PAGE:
Re: SV: [mythsoc] Fwd: Watership Down
- Hm, this is getting to be fun. Can someone please repost the question, or
send it to me privately?
To the person who first got the message from Tiffany, do you know this
person? I mean, like Wendell said, there is a certain level of polite intro
that should be involved here. Sometimes when we are zipping emails around to
people we already kn ow, we're less formal than otherwise.
Otherwise, I'm interested in what Steve said also. I initially dismissed the
whole thing, but now I'm curious. And I've read Watership Down a few times
(not recently, but), as well as the sequel (don't rush to read that one,
IMHO). I'd be interested to see what the student has to say initially.
Maybe a little dialogue would be fun.
sheesh I shouldn't delete my mail so fast. But it piles up so!
- Besides not saying "This is my homework, and I would like some
suggestions as to where to get information," T-----y also was asking for
a flat answer to a very complex, multi-faceted question.
I like answering questions, and long ago volunteered to deal with any
bibliographical questions coming in to the Mythopoeic Society that were
too easy to have to pass on to Wayne Hammond. (My favorite was from
someone who'd come across, in a rare-book catalog, an item by Tolkien
called "The Devil's Coach-Horses" and wondered what it might be. Answer:
an offprint of a scholarly article.)
But I've been seriously burned once or twice by people who weren't really
interested and didn't want to know, they were just collecting answers to
their homework. So now if the question isn't obviously generated by
genuine curiosity, as the Tolkien question above was, I double-check.
But in this case it was easy to figure out what was going on, as the
entire second paragraph of T-----y's query was written in high-school
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- I'm finally back at my computer and have waded through all the WT discussion.
As the person who forward poor T's message on, I might as well give an
apologia for my actions.
First, I don't know who T is. The email came to an alias I use to screen
emails. That means she found a reference on one of my Web pages to having
re-read WT last year.
As to how I think T should be responded to, it's a difficult situation. I
sympathize with both sides of this argument. On the one hand, like Wendell,
I'd like to say 'do your own homework.' On the other hand, I have dealt with
many high school students as a tutor, and I have encountered way to many that,
when approached with a question like this, have no idea how to answer it; that
is, they have not had the critical faculties needed for such analysis
developed in their educational career -- they can get really good scores on
Doom and Quake, but can't answer questions about a text they've read. (I think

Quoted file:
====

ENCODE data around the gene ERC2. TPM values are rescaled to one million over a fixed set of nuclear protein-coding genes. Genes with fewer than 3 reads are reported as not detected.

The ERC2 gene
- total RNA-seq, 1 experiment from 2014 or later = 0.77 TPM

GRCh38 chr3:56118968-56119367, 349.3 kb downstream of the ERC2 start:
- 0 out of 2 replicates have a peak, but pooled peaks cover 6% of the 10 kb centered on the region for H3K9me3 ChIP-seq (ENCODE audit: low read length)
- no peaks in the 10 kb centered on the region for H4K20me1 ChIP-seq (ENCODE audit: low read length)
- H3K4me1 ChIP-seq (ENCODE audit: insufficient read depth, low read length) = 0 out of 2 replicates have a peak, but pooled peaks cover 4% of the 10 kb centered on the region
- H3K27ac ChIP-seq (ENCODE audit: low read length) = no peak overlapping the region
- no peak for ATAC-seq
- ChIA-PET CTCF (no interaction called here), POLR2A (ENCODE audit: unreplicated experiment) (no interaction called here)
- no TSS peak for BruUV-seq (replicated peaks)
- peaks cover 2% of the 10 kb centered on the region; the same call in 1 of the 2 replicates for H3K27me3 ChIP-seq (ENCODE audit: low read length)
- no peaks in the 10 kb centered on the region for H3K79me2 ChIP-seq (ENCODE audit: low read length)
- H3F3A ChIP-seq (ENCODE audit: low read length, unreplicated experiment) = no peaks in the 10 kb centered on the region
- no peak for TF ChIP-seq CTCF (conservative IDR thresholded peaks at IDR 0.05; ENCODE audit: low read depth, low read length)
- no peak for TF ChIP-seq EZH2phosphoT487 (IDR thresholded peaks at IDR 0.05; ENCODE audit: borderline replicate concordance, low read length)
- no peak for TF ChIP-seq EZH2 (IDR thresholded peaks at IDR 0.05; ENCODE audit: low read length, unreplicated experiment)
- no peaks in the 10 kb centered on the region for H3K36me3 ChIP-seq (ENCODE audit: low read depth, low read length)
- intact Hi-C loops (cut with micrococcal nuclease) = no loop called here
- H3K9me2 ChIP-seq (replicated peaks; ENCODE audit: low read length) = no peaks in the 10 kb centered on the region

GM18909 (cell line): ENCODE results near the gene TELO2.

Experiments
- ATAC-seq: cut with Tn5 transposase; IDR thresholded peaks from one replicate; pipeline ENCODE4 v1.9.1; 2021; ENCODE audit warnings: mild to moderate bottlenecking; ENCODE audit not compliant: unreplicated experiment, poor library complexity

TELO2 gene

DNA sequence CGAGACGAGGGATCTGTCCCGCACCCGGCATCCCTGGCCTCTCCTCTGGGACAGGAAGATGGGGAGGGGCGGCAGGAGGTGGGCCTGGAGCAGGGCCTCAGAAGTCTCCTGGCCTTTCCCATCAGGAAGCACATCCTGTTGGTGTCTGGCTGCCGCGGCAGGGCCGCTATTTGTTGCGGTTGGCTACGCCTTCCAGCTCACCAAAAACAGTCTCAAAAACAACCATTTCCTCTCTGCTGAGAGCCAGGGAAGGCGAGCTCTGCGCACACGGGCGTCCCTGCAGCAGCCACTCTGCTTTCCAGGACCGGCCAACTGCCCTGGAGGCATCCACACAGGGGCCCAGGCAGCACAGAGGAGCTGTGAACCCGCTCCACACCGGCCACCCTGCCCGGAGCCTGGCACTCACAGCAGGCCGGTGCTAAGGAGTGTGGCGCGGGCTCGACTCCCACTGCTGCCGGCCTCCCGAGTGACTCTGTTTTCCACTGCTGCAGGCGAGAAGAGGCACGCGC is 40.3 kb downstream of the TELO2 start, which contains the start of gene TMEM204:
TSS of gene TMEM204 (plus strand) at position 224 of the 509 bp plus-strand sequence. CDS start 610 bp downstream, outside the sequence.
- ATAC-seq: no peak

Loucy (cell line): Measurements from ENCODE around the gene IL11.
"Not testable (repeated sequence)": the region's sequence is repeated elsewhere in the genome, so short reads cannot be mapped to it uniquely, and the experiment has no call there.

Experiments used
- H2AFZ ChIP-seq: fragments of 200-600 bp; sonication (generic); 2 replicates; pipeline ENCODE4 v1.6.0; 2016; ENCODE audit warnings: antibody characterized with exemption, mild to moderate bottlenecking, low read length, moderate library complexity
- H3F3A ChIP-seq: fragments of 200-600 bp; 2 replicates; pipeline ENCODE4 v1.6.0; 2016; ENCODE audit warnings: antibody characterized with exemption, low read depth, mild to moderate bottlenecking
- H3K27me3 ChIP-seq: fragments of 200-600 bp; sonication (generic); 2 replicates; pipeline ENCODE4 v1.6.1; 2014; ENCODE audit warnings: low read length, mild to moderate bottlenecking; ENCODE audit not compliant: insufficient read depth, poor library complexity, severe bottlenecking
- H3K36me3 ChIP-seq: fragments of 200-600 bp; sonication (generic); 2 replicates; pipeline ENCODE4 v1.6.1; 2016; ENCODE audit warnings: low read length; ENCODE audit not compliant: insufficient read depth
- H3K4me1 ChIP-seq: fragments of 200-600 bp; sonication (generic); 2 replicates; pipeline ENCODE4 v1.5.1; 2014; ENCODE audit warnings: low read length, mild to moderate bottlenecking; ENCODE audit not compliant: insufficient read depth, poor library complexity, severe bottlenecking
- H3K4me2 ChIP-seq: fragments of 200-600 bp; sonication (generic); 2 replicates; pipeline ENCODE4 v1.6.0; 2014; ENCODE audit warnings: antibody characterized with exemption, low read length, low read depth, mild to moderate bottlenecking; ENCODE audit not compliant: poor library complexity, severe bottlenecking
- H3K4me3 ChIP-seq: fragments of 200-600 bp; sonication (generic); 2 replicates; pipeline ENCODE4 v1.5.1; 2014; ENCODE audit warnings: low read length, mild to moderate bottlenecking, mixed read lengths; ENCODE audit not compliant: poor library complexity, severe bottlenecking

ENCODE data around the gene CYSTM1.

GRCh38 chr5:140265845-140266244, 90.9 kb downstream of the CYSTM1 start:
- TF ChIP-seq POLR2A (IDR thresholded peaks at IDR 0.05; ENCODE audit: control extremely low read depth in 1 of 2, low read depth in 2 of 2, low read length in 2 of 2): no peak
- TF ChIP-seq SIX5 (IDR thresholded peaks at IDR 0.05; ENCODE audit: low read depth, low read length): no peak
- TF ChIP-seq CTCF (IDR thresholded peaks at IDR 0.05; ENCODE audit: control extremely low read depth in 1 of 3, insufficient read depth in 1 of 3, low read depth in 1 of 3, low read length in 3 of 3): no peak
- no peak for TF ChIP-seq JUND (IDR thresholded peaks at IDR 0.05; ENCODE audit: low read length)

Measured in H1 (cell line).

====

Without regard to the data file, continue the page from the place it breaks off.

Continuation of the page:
I'm starting to rant, so I'll leave it there.)
In forwarding it, I was hoping someone on the list might have some insightful
way to help T answer the question herself; that is, teach her how to fish
instead of giving her the fish, to paraphrase an old proverb.
Matthew Winslow mwinslow@... http://x-real.firinn.org/
"No passion in the world is equal to the passion to alter someone else's
Currently reading: Legend: The Genesis of Civilisation by David Rohl
- Matthew: I don't at all blame you for passing T-----y's message on: even
realizing waht she was up to, your standards need not be as stringent as
Wendell's and mine and others', and that's OK.
The problem with your commendably generous approach of "teaching her how
to fish" is that this kind of fishing -- i.e. approaching a text
critically and writing about it -- can't be even begun to be taught over
a single e-mail. Either the student picks it up in the course of
classwork and homework, or not at all. And I cannot escape feeling that
T's problem is not so much that she doesn't know how to do it, but that
she realizes it's hard, and prefers to troll the web looking for anybody
who confesses to having read WD and see if she can nudge a paper out of
them instead. Misplaced energy, and a pretty sad thing.
I'd forgotten that my announcement that I sell a Le Guin bibliography
(which has been on some other websites before I put it on my own) garners
me occasional questions. Straightforward bibliographical ones, and
general recommendations ("I liked LHD; what book should I read next?") I
always answer; but most of them are from people looking for secondary
sources on Le Guin, to which I have a stock response; or who actually
want me to provide the key to understanding "The Ones Who Walk Away from
Omelas", which, brother, you either understand or you don't. To these I
provide either a short, elementary answer or, if they're really obviously
trolling for free term papers like T-----y, I don't reply at all.
If you promise that it won't get back to her, I actually feel like saying
a little about society in WD. What struck me most about the book was the
way the good guys interacted: Hazel leads in a fumbling, indirect, but
effective way, and every principal character has his specialty: together
they form a model of a good organization. In fact, as Adams reveals in
his memoirs, it's largely based on the paratroop unit he belonged to in WW2.
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